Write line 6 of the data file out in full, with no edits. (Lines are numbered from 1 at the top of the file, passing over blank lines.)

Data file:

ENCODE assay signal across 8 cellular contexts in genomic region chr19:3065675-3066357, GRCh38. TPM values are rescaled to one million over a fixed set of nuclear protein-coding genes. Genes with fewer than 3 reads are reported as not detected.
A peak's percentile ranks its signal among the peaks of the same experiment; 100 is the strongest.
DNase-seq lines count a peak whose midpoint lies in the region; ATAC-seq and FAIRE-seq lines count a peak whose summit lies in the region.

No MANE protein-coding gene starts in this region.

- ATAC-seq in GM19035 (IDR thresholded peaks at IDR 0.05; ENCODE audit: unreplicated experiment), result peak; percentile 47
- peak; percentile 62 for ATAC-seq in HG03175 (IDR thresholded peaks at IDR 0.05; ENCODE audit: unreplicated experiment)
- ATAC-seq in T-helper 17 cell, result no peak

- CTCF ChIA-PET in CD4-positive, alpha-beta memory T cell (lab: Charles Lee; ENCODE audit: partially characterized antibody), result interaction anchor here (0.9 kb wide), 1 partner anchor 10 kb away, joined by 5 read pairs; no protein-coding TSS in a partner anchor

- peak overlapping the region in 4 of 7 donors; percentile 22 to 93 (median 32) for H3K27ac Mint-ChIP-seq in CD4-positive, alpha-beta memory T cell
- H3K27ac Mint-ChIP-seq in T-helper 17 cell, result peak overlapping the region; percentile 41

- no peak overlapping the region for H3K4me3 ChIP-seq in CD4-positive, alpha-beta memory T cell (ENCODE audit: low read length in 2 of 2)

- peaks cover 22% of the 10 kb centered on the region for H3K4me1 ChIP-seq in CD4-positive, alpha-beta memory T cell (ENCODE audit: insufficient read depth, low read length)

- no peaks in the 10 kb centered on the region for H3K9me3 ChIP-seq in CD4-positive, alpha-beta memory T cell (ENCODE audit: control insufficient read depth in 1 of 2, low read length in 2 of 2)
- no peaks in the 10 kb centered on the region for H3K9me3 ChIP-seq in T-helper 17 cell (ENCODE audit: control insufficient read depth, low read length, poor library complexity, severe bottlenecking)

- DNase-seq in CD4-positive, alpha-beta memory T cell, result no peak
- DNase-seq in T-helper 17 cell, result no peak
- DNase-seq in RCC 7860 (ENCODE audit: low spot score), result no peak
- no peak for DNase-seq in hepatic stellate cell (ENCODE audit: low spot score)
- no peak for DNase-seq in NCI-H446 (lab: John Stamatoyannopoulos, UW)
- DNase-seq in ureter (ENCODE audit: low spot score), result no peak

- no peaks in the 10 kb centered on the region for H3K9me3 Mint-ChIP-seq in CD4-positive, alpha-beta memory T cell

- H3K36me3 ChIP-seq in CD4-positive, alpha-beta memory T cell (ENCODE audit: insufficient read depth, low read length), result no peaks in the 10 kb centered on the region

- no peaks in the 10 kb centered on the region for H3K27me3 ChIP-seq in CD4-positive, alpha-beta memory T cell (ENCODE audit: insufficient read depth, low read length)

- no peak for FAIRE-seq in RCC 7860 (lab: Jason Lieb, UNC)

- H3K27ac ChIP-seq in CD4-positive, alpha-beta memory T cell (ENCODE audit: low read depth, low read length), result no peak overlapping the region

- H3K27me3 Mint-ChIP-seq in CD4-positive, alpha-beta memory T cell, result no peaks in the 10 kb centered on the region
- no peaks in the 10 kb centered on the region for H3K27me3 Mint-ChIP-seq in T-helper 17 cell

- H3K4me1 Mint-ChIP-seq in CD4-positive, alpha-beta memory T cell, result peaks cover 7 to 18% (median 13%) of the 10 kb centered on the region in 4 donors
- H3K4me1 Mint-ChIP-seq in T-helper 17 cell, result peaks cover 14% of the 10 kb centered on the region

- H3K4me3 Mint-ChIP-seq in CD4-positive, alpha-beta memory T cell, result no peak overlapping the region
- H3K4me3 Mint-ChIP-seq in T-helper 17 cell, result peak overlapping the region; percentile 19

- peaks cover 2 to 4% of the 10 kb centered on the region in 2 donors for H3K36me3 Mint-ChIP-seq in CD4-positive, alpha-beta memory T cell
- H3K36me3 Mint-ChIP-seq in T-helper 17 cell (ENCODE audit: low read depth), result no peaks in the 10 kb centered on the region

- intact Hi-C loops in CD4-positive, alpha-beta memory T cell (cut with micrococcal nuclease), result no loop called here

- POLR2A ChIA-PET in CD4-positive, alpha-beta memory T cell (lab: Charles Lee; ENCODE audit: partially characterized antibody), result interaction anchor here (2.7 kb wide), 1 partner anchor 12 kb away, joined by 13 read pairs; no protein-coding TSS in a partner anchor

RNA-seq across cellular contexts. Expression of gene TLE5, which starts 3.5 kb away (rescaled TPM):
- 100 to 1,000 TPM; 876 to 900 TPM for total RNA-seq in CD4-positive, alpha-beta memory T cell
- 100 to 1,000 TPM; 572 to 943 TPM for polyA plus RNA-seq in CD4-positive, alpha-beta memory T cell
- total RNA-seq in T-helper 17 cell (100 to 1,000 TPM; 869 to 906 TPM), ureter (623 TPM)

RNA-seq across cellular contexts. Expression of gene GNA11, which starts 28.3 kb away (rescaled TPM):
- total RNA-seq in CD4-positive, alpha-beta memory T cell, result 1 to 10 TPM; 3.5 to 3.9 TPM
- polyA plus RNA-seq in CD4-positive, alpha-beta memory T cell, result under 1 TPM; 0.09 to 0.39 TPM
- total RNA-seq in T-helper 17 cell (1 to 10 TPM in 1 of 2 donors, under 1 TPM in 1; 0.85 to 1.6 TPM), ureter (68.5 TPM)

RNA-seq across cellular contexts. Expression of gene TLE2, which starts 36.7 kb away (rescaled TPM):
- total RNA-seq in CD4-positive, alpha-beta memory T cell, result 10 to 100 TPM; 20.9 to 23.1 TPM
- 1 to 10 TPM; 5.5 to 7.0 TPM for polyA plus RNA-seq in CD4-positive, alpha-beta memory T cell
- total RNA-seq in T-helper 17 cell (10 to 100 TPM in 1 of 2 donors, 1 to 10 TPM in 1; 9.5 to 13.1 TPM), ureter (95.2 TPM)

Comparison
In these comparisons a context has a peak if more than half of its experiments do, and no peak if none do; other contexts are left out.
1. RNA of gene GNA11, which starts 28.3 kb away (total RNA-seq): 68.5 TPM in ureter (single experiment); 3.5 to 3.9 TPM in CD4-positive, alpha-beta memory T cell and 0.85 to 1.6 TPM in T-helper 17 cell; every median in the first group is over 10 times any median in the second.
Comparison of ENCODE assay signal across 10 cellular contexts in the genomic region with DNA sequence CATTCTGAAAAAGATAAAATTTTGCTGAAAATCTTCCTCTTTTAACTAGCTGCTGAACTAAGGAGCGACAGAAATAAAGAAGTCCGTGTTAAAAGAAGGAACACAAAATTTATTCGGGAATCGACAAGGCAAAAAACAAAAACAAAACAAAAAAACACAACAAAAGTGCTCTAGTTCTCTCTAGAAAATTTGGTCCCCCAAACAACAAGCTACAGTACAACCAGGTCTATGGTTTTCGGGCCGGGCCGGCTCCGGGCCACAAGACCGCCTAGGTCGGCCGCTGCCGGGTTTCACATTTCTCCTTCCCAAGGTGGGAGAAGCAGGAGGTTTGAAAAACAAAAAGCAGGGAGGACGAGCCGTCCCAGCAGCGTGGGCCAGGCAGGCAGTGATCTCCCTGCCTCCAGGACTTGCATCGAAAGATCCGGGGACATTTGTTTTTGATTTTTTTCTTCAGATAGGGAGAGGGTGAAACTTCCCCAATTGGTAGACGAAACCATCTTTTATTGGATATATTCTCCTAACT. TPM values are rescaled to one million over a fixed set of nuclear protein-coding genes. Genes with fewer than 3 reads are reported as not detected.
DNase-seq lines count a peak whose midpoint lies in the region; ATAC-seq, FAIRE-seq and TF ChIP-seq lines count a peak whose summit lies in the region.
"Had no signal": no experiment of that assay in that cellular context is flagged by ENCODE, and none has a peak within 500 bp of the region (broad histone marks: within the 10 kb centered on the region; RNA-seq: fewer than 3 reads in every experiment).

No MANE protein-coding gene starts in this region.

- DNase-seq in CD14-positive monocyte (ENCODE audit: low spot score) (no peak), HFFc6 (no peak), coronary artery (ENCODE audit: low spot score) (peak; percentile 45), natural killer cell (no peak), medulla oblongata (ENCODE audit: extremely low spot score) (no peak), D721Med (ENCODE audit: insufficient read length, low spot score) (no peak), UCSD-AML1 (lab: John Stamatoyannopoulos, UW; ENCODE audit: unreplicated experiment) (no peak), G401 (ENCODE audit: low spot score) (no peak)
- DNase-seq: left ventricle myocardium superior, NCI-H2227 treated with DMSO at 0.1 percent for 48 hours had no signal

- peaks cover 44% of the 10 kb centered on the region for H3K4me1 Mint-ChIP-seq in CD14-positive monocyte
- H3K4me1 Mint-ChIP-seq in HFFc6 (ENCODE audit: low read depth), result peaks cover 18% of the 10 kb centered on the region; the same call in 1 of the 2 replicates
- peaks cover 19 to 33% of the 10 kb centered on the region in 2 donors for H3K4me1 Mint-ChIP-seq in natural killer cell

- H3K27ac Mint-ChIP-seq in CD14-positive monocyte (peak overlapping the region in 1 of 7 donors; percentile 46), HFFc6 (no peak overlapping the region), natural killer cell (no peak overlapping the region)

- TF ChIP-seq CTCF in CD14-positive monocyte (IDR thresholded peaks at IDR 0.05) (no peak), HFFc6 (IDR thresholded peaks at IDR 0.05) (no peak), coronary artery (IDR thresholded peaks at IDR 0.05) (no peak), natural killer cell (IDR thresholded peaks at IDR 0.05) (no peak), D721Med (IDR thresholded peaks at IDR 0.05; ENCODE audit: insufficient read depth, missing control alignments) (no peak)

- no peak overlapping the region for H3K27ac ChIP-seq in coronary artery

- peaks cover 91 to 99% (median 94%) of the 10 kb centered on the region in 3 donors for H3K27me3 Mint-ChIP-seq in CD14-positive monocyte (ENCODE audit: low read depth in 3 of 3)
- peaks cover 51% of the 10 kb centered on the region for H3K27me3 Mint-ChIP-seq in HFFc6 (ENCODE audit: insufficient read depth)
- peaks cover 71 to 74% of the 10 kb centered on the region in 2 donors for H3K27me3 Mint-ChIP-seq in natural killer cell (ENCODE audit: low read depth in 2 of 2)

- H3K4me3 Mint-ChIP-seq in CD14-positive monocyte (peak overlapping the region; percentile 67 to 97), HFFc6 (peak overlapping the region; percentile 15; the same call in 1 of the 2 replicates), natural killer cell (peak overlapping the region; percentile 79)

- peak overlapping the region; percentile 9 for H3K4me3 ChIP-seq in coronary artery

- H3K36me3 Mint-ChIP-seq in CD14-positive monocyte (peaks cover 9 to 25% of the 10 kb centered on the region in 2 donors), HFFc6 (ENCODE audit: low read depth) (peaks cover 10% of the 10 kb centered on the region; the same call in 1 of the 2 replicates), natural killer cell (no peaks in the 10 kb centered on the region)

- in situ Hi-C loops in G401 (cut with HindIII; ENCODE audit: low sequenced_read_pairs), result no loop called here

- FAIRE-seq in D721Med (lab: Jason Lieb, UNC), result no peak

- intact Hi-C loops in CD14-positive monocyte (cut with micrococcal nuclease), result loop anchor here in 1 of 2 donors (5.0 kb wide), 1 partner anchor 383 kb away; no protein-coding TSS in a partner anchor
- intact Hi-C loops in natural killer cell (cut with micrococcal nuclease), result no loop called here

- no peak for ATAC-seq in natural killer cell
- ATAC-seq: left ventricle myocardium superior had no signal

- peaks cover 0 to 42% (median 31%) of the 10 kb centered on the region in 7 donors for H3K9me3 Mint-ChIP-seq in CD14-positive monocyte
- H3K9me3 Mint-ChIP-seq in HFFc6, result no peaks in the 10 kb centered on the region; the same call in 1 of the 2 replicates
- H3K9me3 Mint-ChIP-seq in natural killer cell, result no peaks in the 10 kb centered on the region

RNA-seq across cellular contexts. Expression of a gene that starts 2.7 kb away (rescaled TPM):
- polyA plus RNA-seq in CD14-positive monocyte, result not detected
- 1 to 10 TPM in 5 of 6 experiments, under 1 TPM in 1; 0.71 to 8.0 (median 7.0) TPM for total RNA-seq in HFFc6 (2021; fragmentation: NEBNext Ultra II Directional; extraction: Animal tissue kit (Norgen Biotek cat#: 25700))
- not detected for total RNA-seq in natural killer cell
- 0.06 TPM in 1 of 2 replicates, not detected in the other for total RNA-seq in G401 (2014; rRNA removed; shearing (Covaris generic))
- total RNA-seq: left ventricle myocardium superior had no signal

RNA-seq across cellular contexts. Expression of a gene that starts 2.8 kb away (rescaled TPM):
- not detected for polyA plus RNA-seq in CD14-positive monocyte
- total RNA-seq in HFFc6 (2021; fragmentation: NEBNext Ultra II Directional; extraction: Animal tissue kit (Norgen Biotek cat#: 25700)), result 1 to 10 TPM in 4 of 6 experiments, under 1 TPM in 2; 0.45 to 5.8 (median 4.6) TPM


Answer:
- peak; percentile 62 for ATAC-seq in HG03175 (IDR thresholded peaks at IDR 0.05; ENCODE audit: unreplicated experiment)